Women in the Barracks: The VMI Case and Equal Rights

TitleWomen in the Barracks: The VMI Case and Equal Rights
Publication TypeBook
Year of Publication2002
AuthorsStrum, Philippa
Number of Pages435
PublisherUniversity Press of Kansas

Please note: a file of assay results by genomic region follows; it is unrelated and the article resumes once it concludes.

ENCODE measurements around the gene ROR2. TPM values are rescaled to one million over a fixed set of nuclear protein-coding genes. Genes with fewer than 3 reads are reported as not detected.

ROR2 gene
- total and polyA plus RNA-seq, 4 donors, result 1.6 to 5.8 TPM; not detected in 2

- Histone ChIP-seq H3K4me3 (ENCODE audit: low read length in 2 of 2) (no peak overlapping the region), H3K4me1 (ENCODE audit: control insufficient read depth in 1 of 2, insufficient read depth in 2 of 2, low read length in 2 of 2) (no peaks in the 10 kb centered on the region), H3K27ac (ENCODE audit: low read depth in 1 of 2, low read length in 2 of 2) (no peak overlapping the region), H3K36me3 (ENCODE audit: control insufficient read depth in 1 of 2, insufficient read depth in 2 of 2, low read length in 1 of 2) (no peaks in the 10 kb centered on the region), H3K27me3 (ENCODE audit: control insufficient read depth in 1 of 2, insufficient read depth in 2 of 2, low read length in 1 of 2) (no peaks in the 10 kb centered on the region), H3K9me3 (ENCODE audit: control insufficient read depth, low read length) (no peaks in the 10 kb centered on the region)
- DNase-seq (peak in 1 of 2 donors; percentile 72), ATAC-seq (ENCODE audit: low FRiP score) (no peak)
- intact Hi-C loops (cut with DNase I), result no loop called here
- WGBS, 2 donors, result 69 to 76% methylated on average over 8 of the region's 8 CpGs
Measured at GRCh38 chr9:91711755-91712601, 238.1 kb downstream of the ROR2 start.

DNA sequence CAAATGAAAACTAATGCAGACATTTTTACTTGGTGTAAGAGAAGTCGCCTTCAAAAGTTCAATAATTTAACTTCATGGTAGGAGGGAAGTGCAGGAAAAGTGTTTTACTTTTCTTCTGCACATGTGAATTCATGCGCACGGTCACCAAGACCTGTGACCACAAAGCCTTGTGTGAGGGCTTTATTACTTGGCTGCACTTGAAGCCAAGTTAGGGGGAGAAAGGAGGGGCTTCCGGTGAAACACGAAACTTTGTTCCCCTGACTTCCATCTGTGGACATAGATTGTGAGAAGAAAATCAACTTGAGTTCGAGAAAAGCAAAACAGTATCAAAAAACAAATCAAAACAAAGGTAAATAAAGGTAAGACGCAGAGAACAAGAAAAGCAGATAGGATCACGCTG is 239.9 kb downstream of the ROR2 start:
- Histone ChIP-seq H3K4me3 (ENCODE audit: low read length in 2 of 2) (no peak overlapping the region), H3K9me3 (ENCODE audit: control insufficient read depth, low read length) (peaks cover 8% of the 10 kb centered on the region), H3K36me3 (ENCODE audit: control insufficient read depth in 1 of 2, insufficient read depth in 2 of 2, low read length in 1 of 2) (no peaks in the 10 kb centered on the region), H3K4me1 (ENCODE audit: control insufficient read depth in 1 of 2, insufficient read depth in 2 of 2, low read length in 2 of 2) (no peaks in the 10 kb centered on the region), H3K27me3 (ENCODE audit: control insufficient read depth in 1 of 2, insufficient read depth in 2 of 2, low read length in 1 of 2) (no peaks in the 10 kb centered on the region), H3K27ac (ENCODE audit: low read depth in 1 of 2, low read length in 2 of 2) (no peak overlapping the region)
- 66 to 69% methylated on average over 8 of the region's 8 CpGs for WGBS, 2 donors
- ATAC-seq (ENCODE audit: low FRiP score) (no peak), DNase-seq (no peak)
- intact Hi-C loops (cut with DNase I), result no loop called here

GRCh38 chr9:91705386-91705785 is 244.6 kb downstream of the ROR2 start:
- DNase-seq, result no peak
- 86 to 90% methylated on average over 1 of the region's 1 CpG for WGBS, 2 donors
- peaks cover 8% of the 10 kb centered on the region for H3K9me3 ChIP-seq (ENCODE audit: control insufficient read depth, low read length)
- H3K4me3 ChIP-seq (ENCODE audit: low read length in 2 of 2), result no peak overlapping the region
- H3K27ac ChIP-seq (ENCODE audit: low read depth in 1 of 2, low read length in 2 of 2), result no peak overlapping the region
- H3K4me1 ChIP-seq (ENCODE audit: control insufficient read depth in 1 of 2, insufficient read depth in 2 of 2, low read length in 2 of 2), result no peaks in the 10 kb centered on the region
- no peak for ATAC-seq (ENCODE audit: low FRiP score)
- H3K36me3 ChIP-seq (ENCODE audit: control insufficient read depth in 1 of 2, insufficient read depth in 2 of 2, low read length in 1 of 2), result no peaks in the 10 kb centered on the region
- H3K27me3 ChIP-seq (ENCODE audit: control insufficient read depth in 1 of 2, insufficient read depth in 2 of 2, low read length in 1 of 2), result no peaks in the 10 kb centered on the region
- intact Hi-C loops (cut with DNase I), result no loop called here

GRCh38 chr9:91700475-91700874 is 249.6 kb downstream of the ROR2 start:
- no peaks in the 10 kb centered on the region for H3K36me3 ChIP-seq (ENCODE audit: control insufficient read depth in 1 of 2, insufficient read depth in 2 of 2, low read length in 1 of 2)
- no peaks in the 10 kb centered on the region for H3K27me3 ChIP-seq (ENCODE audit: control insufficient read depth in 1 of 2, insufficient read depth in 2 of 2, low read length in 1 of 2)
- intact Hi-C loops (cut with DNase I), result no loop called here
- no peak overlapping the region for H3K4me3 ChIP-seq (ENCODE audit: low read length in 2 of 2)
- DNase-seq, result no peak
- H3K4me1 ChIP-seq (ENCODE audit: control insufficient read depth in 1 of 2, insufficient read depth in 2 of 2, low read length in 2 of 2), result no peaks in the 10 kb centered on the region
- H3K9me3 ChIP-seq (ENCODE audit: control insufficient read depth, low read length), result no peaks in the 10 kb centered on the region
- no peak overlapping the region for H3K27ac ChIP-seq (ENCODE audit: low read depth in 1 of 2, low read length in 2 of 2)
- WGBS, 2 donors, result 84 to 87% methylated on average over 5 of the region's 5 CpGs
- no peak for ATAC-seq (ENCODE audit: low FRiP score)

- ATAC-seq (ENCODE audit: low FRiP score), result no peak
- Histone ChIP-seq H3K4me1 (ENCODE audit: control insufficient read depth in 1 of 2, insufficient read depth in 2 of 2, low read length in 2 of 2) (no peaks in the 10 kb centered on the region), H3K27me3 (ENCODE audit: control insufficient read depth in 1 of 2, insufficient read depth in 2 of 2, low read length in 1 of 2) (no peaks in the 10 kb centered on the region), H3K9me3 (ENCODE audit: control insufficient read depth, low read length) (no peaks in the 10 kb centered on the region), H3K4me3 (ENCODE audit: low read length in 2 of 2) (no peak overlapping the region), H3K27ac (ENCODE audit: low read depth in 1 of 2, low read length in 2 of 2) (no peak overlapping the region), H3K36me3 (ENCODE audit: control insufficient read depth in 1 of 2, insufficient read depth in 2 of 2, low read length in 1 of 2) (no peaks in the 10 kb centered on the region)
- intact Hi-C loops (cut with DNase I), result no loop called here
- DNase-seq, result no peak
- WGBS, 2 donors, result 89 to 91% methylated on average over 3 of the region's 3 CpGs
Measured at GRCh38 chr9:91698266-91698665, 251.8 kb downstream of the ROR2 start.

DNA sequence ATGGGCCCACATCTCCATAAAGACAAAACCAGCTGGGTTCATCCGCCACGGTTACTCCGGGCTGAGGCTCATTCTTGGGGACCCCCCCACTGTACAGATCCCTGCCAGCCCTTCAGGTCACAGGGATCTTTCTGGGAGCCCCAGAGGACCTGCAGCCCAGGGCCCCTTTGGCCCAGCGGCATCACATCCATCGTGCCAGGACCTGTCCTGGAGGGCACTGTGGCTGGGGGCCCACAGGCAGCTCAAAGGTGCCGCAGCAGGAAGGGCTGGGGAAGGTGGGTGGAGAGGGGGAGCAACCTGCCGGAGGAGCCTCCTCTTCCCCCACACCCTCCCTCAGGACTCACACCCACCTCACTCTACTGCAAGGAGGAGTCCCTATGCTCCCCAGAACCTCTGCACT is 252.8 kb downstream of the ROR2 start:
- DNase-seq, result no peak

In June 2001, there was a decidedly new look to the graduating class at the Virginia Military Institute (VMI). For the first time ever, the line of graduates who received their degrees at the "West Point of the South" included women who had spent four years at VMI. For 150 years, VMI had operated as a revered, state-funded institution--an amalgam of Southern history, military tradition, and male bonding rituals--and throughout that long history, no one had ever questioned the fact that only males were admitted. Then in 1989 a female applicant complained of discrimination to the Justice Department, which brought suit the following year to integrate women into VMI. In a book that poses serious questions about equal rights in America, the author traces the origins of this landmark case back to VMI's founding, its evolution over fifteen decades, and through competing notions about women's proper place. Unlike most works on women in military institutions, this one also provides a complete legal history--from the initial complaint to final resolution in United States v. Virginia --and shows how the Supreme Court's ruling against VMI reflected changing societal ideas about gender roles. This volume is a case study that combines both legal and cultural history, reviewing the long history of male elitism in the military as it explores how new ideas about gender equality have developed in the United States. 

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